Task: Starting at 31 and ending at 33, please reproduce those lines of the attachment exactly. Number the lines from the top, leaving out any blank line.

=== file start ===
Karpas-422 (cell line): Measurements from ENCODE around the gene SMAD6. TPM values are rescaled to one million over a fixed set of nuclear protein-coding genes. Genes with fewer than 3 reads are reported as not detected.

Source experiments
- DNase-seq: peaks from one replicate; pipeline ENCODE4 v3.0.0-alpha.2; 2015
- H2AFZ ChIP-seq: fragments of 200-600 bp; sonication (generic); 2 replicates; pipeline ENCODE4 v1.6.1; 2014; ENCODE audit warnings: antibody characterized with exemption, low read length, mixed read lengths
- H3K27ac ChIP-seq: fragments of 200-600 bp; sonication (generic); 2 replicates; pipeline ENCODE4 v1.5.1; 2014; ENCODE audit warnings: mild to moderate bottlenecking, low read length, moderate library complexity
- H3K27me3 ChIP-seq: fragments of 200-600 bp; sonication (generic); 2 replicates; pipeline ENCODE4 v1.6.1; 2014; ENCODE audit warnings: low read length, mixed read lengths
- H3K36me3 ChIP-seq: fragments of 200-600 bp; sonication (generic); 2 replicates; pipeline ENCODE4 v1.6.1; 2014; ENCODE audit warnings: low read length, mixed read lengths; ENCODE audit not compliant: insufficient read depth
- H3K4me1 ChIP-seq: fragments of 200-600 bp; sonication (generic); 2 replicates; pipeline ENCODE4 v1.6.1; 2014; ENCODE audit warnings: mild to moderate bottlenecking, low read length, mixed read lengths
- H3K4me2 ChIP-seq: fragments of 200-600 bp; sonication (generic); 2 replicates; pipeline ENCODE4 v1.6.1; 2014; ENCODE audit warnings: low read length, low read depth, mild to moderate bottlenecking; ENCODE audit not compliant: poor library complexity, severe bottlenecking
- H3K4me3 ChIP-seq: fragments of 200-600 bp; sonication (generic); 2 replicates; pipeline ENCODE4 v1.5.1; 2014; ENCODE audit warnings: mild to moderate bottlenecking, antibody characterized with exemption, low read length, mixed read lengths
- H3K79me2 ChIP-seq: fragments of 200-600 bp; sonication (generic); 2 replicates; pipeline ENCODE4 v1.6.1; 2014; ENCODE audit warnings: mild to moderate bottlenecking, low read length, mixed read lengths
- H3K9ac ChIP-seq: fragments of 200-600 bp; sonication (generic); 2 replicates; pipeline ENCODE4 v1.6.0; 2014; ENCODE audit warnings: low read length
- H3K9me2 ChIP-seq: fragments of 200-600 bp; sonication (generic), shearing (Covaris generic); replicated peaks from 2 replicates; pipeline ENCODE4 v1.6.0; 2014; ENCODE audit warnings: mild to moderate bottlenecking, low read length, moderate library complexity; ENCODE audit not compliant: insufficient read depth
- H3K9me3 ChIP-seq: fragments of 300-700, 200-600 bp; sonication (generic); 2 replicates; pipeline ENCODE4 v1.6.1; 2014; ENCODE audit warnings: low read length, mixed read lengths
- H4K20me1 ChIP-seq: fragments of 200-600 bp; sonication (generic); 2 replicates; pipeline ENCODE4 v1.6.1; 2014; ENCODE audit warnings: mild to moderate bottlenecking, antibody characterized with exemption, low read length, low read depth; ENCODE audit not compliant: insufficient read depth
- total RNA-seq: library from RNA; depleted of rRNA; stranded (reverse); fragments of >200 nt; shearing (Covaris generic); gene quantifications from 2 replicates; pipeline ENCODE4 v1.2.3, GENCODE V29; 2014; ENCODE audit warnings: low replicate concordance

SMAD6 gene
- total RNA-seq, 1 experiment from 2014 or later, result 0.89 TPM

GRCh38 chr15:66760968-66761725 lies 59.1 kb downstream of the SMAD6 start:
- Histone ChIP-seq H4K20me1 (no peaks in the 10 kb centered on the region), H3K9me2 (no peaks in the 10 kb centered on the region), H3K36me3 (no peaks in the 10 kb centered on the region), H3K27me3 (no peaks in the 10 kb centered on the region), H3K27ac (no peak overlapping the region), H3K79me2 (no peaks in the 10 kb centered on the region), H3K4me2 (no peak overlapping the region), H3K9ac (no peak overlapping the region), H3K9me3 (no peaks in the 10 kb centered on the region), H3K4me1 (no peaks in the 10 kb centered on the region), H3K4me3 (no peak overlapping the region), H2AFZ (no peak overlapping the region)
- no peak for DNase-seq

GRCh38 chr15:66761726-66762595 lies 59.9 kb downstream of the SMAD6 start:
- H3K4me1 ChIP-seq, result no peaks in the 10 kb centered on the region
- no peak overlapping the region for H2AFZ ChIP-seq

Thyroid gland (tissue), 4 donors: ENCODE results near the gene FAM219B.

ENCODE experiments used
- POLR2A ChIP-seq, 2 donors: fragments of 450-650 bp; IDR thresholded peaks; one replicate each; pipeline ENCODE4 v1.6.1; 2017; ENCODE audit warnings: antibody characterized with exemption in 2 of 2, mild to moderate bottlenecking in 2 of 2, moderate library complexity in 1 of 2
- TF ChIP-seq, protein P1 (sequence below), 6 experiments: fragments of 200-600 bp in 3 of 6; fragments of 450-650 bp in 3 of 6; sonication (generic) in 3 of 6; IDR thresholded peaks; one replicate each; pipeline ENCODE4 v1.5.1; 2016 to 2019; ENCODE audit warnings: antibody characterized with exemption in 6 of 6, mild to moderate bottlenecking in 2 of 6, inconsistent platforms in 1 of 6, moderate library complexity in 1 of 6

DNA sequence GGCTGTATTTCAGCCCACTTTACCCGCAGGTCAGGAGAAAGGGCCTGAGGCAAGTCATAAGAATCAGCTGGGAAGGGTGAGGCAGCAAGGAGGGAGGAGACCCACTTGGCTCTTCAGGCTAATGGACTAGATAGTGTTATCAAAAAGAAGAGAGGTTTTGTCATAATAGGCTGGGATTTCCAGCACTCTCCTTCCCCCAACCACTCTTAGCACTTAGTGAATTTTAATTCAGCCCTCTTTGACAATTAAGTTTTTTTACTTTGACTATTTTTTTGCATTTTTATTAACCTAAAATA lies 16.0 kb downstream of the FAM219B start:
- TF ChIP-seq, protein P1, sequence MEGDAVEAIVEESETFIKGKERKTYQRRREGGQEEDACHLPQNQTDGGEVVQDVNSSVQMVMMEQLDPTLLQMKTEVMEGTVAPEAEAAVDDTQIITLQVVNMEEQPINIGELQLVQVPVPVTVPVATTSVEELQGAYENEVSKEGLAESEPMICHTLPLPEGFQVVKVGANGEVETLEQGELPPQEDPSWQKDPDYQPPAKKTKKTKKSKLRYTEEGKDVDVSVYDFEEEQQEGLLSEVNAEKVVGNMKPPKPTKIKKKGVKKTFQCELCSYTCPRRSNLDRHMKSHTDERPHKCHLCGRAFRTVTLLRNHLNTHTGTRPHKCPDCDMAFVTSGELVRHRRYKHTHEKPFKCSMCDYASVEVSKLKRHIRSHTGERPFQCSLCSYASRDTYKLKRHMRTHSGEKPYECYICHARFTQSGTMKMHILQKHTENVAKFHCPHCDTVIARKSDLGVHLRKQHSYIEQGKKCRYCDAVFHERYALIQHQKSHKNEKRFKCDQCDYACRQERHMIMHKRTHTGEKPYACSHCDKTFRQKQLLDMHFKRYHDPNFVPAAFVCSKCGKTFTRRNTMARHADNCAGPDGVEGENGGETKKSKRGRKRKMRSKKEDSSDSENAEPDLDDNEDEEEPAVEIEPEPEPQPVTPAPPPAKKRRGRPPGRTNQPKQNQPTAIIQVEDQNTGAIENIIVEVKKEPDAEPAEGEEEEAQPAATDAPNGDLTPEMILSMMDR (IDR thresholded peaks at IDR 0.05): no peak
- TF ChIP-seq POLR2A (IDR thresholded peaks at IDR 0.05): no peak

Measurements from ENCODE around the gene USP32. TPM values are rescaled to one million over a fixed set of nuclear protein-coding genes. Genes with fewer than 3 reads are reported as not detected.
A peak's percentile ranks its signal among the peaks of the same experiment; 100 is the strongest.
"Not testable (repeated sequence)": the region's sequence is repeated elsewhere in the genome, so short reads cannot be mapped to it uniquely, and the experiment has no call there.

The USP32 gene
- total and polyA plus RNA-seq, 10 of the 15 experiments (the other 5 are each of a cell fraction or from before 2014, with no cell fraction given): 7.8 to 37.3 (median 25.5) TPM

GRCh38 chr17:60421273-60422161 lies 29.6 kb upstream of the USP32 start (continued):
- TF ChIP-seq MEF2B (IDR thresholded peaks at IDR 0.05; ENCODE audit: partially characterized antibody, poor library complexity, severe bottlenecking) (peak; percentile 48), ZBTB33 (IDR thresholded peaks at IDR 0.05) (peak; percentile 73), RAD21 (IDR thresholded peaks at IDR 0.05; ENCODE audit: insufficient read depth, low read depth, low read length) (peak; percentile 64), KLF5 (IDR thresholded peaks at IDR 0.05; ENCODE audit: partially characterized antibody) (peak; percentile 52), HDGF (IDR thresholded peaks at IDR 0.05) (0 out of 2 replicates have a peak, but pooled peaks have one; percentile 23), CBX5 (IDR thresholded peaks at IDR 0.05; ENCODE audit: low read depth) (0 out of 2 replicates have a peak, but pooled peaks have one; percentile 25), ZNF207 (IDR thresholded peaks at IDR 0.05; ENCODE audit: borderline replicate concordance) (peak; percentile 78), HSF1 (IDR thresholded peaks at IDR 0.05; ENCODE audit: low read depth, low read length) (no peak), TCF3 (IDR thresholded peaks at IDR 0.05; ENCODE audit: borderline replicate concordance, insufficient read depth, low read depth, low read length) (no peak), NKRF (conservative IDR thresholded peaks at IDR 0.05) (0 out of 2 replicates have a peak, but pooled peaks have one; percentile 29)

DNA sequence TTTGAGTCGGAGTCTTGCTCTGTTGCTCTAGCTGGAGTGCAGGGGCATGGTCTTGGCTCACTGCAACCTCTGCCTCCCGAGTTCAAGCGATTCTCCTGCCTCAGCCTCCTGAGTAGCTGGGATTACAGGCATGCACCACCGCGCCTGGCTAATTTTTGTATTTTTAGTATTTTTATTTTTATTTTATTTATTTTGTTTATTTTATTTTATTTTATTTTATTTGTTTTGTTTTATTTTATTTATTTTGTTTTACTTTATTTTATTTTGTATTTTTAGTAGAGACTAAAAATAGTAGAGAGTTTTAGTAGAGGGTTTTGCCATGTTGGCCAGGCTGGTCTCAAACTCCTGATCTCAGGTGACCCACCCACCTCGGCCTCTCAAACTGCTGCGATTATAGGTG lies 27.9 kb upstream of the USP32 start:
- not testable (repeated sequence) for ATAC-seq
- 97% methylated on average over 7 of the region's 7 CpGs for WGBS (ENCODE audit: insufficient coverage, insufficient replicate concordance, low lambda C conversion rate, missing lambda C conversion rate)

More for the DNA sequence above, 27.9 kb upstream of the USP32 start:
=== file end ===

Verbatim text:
- TF ChIP-seq POLR2A (IDR thresholded peaks at IDR 0.05): no peak

Measurements from ENCODE around the gene USP32. TPM values are rescaled to one million over a fixed set of nuclear protein-coding genes. Genes with fewer than 3 reads are reported as not detected.
A peak's percentile ranks its signal among the peaks of the same experiment; 100 is the strongest.